What I eventually found was a 2006 Chateau Loudenne. While not from one of the premier Chateaux, this wine is so incredibly delicious that the sommelier at a recent celebratory dinner stopped to comment on our choice to bring it to the restaurant. He did this several times. And then helped himself to a small pour. With a nose of sweet almonds and a soft, velvety mouthfeel rich with grapefruit and lanolin, who needs to spend Grand Cru prices to experience a similar level of deliciousness? Especially when this beautiful bottle cost me only $20. Maybe $21. Let me say that one more time: Even the sommelier at a restaurant with 2 Michelin Stars stopped to praise this “value” wine. It really was remarkable, especially when you consider that bottles from up the road in this region run $80+. I can’t recommend the Chateau Loudenne more highly, but there are plenty of incredible Bordeaux wines out there that are selling for a comparative song, simply because they lack that coveted First, Second or Third Growth status. But if “Cru” matters to you, remember that there is a significant price difference between First and Second Growth (Premiers or 1er and Seconds or Deuxiemes Cru Classe), Second and Third Growth (Troisiemes), Third and Fourth Growth (Quatriemes), and Fourth and Fifth Growth (Cinquiemes). The cost plummets even more precipitously when you go from Fifth Growth down to Cru Bourgeois – which is the class from which the Loudenne comes – although the Cru Bourgeois designation was officially done away with in 2007. Any value vinophile worth his or her salt should simply find the wines classified Cru Bourgeois before ’07 and hunt these bad boys down*. You know you’ll be getting an absolutely incredible value for the money. But one shouldn’t place too much emphasis on growth classification; just because a wine is Second, Third, Fourth, Bourgeois, etc., does not mean it’s far inferior to Premier – especially as the quality of some of the First and Second Growths waxes and wanes over the years.

  2. Don’t buy chateau-bottled Bordeaux: While there is very concentrated hoopla over several important Chateaux in the region, wine making in Bordeaux is not confined merely to grand properties where they grow and ferment their own. Like almost everywhere else in the world, Bordeaux also produces wines blended from several different properties – sometimes even the fancy ones – although you’d be hard-pressed to find this information on the label. This practice is actually borne of the age-old négociant (“merchant”) system – identical to the system that produces Cameron Hughes and Layer Cake Wines in the US. Winemakers source what they feel is some of the best fruit in the area and mix it to create their own special blend.
  3. Don’t buy “Bordeaux”: Instead, opt for the lesser-known appellations in the region, which are producing solid stuff at a fraction of what the classic parishes pull in. Look for appellations like Premières Côtes de Blaye, Premières Côtes de Bordeaux, Côtes de Francs, Côtes de Castillon, Cadillac, Côtes de Bourg, Fronsac and Montagne-St-Emilion. These are some of the “new” appellations, but they are all within the Bordeaux AOC. For potentially even bigger bargains, look for “Bordeaux blends” in regions entirely outside of Bordeaux – Like Loire, for example. Wines produced in other AOCs will not taste the same as the identical blend from Bordeaux, but there will be a similar and recognizable flavor profile you might really enjoy.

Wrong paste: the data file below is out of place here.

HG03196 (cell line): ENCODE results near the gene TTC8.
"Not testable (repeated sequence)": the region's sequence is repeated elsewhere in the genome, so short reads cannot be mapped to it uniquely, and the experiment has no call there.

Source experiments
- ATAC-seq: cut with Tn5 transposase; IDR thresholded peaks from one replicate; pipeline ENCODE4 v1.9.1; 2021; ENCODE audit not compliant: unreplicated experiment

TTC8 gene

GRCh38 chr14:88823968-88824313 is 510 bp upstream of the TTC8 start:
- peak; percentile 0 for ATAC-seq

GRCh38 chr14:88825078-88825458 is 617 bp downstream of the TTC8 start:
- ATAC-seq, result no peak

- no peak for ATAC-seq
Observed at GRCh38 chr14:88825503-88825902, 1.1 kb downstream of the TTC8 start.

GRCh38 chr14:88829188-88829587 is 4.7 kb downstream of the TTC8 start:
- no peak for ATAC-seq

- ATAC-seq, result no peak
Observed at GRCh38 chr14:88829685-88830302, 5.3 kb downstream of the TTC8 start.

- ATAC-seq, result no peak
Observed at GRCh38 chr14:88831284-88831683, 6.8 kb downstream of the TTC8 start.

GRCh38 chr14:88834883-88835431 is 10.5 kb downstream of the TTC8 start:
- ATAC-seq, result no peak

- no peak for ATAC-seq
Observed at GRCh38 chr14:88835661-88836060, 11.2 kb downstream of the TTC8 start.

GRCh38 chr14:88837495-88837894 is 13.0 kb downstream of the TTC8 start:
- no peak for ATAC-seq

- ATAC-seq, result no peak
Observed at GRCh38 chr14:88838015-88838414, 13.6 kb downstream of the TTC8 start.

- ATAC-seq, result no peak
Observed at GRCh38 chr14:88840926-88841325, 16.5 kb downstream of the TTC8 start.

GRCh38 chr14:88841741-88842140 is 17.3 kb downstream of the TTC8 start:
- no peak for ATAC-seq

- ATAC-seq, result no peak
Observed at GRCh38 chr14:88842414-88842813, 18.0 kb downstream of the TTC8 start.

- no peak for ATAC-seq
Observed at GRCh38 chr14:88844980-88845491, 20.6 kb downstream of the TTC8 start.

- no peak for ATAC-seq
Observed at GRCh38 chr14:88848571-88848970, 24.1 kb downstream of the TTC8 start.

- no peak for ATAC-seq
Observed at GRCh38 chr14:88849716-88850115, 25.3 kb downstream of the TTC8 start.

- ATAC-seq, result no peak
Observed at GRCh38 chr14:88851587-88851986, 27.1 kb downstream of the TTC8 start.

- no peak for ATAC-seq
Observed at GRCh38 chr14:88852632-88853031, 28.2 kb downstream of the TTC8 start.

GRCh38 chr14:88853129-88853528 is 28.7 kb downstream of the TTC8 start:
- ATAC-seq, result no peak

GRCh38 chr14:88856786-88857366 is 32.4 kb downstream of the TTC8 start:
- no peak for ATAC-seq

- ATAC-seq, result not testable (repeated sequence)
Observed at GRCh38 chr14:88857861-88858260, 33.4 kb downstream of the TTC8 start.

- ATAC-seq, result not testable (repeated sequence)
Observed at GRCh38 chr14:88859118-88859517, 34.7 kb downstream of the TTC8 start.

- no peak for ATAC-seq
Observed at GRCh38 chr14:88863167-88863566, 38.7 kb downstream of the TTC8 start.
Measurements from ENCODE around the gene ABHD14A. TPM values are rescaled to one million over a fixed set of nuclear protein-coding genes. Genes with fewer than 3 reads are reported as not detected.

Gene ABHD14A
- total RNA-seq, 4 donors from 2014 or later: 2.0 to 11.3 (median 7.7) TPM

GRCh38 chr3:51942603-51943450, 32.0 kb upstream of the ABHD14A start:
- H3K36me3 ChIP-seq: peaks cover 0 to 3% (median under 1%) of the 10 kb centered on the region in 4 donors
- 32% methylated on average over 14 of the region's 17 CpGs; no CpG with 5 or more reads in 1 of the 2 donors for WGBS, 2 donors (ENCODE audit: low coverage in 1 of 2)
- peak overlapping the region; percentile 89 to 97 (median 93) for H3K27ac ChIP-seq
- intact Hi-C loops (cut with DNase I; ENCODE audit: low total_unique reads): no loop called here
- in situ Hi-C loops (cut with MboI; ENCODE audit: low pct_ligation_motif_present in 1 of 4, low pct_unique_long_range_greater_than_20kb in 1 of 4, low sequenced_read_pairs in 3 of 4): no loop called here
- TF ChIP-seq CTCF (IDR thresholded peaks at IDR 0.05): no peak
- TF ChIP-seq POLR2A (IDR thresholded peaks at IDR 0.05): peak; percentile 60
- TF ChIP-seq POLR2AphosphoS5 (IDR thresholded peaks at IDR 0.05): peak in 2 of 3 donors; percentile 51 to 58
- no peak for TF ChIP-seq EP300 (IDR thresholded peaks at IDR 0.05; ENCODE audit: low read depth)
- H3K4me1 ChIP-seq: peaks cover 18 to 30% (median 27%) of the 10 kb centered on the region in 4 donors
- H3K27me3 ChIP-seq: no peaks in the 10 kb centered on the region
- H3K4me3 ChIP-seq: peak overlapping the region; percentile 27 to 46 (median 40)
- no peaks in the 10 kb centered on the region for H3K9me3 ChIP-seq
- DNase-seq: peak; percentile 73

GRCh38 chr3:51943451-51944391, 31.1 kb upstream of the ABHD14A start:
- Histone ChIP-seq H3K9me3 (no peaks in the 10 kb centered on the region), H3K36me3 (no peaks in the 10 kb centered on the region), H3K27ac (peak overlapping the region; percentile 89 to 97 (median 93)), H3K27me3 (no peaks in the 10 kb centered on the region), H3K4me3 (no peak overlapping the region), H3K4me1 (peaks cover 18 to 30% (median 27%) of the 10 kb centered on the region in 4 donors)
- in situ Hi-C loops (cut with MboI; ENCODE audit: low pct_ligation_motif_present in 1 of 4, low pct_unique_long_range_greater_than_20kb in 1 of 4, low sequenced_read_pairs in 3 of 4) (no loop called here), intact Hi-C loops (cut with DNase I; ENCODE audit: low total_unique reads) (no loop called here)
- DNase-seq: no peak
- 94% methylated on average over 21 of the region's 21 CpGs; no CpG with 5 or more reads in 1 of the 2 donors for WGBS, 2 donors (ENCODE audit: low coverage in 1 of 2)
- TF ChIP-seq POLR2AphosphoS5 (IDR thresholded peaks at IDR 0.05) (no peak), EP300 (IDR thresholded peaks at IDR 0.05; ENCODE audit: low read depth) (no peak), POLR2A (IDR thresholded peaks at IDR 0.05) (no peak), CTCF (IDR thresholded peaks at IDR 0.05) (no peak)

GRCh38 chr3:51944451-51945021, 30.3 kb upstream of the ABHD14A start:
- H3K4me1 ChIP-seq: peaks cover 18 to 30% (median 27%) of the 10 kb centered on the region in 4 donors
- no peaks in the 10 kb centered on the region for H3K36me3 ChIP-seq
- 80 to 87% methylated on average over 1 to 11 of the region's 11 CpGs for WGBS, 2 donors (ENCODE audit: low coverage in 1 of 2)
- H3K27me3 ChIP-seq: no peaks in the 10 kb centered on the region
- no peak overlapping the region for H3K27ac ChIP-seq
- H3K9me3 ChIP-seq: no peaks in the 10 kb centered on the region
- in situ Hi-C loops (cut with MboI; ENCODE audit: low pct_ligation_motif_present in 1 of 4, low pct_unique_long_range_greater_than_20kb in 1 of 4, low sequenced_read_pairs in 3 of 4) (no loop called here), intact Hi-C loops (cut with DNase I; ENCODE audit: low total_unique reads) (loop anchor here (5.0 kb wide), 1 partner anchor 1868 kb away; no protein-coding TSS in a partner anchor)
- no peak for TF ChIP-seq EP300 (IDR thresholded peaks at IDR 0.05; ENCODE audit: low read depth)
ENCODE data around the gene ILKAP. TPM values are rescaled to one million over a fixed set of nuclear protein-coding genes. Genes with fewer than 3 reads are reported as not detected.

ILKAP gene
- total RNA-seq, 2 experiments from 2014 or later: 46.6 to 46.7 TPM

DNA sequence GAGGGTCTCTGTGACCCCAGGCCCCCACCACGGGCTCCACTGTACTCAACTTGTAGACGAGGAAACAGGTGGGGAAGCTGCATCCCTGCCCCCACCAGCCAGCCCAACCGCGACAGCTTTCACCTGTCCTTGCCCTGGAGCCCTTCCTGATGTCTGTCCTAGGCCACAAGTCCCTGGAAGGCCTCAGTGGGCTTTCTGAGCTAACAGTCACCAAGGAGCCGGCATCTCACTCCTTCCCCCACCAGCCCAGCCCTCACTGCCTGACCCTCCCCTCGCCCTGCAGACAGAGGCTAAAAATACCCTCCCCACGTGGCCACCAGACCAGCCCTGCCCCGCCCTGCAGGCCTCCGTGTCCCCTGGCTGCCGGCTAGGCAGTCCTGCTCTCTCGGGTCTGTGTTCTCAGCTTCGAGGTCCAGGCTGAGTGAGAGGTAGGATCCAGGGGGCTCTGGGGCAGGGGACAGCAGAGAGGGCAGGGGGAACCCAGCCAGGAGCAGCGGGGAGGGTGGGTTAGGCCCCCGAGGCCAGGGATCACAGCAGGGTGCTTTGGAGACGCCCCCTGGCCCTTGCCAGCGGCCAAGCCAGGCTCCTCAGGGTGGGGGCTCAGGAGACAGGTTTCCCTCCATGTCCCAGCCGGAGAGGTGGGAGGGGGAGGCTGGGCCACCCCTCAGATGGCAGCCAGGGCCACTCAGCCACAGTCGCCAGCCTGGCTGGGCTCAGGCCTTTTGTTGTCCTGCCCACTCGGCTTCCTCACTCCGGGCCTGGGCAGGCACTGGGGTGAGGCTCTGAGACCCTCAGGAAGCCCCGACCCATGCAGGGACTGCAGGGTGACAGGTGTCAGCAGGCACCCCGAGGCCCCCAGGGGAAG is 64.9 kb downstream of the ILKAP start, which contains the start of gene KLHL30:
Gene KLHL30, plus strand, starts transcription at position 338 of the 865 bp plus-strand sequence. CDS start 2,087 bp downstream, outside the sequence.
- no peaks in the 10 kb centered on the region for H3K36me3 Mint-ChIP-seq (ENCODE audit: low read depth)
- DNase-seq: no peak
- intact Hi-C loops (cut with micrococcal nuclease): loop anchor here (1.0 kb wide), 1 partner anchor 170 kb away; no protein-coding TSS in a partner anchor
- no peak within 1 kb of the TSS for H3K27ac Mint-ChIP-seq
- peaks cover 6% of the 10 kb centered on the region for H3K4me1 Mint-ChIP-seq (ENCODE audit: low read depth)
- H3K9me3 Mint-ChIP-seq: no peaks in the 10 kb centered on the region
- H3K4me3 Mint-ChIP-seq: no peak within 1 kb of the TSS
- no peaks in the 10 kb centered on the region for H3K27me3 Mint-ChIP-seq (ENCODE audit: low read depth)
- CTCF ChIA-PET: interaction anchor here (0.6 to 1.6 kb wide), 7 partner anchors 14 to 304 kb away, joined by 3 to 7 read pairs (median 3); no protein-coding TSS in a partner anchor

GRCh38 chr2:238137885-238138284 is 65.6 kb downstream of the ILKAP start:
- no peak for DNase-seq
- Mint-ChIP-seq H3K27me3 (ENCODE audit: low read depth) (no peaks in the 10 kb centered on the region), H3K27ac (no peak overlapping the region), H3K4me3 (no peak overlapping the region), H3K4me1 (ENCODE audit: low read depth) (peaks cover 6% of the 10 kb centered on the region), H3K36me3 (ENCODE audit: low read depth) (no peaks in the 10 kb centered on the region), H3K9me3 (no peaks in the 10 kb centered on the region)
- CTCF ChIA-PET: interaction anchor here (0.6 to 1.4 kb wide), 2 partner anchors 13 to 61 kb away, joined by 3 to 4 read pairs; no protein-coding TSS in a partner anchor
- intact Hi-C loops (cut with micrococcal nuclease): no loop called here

4. Meet Meritage: The blends that produce Meritage are the classic Bordeaux mixtures, in varying proportions – made in America.
    meritage_assoc

    The Meritage Association

From the website:

Meritage wines are provocative red or white wines crafted solely from specific “noble” Bordeaux grape varieties and are considered to be the very best wines of the vintage.

Meritage, pronounced like heritage, first appeared in the late 1980s after a group of American vintners joined forces to create a name for New World wines blended in the tradition of Bordeaux. The word was selected from more than 6,000 entries in an international contest. Meritage combines “merit,” reflecting the quality of the grapes, with “heritage,” which recognizes the centuries-old tradition of blending, long considered to be the highest form of the winemaker’s art.

While many bottles may contain the Bordeaux blend, only those that belong to the Meritage Alliance can use the name on the label. The Good: It’s generally really good wine at non-Bordeaux prices (although this doesn’t mean they’re necessarily value priced). The Bad: It isn’t true Bordeaux.

One final note: Good wine – whether it’s from Bordeaux or anywhere else in the world – is the wine that tastes good to you. I’ve spoken to several industry veterans who have had the good fortune of experiencing several of the most renowned and celebrated wines on the planet. In each case, these experts remembered some of the wines as being perfect and lovely and delicious and incredible…and some of them tasting like…well…crap. Undrinkable. They poured their – otherwise perfect – glasses down the sink. I spoke to one man who said he went to a special winery dinner where, unbeknown to the head sommelier, they switched the bottle of the 3- or 4-figure wine of the evening with a bottle of Charles Shaw. The sommelier’s reaction was tepid: He thought it was a pretty decent bottle of Two-Buck Chuck and that the “exceptional” wine was quite a disappointment.